As the heat of summer passes into the autumn and winter months, many growers become concerned about the cold. As we are essentially dealing with the opposite problem of high temperatures, it makes sense to consider undertaking the reverse approach to the strategies outlined above, and employ a combination of heat absorption and insulation techniques. The most effective strategies will vary depending on individual locations, orchid house construction materials and orientation.
Regardless of the type of orchid house, winter is the time to maximise the amount of light entering it, within the tolerance limits of the orchids of course. This may mean removing additional shading that was needed to reduce the heat of summer. As the amount of daylight is reduced, there is less time for heat absorbing material to work. Additional material such as stone, brick, concrete blocks, containers of water and black pots can all be used to absorb heat energy during the day, and release it slowly through the evening, warming the ambient temperature inside the orchid house. Maximising this heat absorption, should be coupled with effective heat loss minimisation techniques.
The use of opaque or transparent materials to insulate orchid houses has improved in quality considerably over the past decades. A range of more UV stable plastics and polycarbonate materials can be effectively used for longer periods outside than ever before. More and more growers now add plastic covers to their orchid houses, with the aim of keeping the internal air of the orchid house warmer for longer. A double layer is more than twice effective, as the trapped layer of air in-between remains fairly stable. An alternative to this is the installation of bubble-wrap type plastic. Less UV stable, but more insulated than a single layer of plastic, it is worthwhile for growers to experiment in order to get maximum benefit for their efforts. A special note of caution is needed here, as care must be taken not to limit air flow in the orchid house, or to create an environment more suited to disease than to the growth of the plants. This may necessitate rolling up plastic sides, opening air vents or doors to allow fresh air in to the orchid house. Ideally this is done during warm periods, or as observation and experience dictates.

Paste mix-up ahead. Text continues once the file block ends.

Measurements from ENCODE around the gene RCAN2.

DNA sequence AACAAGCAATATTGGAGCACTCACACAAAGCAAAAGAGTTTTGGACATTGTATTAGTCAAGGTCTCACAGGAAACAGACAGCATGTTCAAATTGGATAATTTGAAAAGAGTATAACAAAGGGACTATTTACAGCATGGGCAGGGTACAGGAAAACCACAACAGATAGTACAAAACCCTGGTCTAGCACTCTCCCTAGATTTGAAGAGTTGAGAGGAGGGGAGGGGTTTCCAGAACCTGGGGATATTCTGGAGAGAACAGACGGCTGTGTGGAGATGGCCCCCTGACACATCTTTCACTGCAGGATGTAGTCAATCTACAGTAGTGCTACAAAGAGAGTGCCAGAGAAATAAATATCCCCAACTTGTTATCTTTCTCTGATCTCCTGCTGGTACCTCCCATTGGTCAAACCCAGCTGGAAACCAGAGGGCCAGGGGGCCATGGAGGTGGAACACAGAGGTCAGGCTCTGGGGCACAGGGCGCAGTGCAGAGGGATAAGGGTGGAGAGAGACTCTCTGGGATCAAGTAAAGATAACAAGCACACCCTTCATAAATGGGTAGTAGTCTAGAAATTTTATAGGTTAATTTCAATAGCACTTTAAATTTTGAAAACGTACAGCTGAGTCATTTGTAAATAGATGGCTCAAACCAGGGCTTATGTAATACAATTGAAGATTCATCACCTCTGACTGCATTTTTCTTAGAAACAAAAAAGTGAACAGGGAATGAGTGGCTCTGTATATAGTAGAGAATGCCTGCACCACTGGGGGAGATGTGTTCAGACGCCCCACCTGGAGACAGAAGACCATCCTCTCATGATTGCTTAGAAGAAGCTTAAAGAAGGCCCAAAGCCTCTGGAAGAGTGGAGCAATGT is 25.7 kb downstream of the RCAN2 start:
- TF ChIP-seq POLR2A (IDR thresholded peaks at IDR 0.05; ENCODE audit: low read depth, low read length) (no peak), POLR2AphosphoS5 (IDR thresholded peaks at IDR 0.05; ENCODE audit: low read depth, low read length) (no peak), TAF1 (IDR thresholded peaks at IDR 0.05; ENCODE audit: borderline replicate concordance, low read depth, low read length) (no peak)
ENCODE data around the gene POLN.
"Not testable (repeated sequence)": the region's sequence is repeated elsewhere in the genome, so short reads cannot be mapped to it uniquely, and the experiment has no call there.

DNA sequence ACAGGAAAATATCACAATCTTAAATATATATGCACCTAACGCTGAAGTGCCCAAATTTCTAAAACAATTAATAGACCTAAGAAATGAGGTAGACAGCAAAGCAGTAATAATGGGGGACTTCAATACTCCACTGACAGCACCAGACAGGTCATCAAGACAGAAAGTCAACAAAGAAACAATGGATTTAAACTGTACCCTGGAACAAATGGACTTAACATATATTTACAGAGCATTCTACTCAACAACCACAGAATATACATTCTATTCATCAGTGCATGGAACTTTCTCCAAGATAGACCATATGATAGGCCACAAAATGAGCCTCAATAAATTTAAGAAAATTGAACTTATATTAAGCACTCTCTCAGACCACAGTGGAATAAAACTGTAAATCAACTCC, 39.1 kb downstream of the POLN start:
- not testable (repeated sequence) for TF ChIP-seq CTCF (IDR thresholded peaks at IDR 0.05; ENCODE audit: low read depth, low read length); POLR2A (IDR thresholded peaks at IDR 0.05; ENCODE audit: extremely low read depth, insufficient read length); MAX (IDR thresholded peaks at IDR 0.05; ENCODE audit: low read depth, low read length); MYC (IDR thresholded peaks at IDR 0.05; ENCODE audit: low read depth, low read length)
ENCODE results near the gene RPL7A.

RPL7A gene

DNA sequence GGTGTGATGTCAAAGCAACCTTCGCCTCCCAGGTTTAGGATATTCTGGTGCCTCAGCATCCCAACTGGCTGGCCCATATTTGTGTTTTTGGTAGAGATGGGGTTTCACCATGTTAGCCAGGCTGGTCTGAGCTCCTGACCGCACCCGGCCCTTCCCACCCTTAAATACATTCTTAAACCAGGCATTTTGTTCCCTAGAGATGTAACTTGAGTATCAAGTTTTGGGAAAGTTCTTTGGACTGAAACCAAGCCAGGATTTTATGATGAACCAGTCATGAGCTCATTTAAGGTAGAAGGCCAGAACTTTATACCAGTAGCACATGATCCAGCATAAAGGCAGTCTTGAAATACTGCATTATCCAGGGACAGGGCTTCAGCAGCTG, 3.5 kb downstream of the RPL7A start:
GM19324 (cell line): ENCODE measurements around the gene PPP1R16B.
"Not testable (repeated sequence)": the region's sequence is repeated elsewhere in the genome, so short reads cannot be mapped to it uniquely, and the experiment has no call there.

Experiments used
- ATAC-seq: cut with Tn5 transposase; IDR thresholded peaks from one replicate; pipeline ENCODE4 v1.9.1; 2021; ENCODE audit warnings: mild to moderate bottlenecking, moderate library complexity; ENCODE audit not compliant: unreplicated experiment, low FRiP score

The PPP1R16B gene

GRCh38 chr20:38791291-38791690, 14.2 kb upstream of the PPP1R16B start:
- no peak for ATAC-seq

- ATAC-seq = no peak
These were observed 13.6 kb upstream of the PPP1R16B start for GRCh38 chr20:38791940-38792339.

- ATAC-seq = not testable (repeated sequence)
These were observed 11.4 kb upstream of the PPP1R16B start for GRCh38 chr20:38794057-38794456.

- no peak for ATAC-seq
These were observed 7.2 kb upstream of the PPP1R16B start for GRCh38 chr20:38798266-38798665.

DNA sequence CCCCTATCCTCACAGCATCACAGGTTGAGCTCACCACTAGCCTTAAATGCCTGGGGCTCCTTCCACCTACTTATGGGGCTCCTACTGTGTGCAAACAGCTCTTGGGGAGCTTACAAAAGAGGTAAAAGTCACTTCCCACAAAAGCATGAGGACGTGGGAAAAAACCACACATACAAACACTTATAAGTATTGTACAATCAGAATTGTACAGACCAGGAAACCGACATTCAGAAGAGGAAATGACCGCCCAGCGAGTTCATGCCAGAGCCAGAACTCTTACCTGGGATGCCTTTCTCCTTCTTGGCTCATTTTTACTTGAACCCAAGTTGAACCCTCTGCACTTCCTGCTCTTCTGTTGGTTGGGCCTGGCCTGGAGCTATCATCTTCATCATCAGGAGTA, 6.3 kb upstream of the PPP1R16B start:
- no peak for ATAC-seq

A maximum-minimum thermometer is a great tool to help understand the variations of your growing conditions, and is recommended for novice and experienced grower alike. They will reveal if the diurnal variation is too small to initiate flowering, and help inform you of the effectiveness of any modified practices. If, however, all this seems like more trouble than it is worth for a handful of warmer growing orchids, then consider finding a suitable location inside the home for the cool winter months. Many orchids will be more than happy for a short time indoors if their basic needs are met, with their flowers lasting longer too.
Bellbird Park, QLD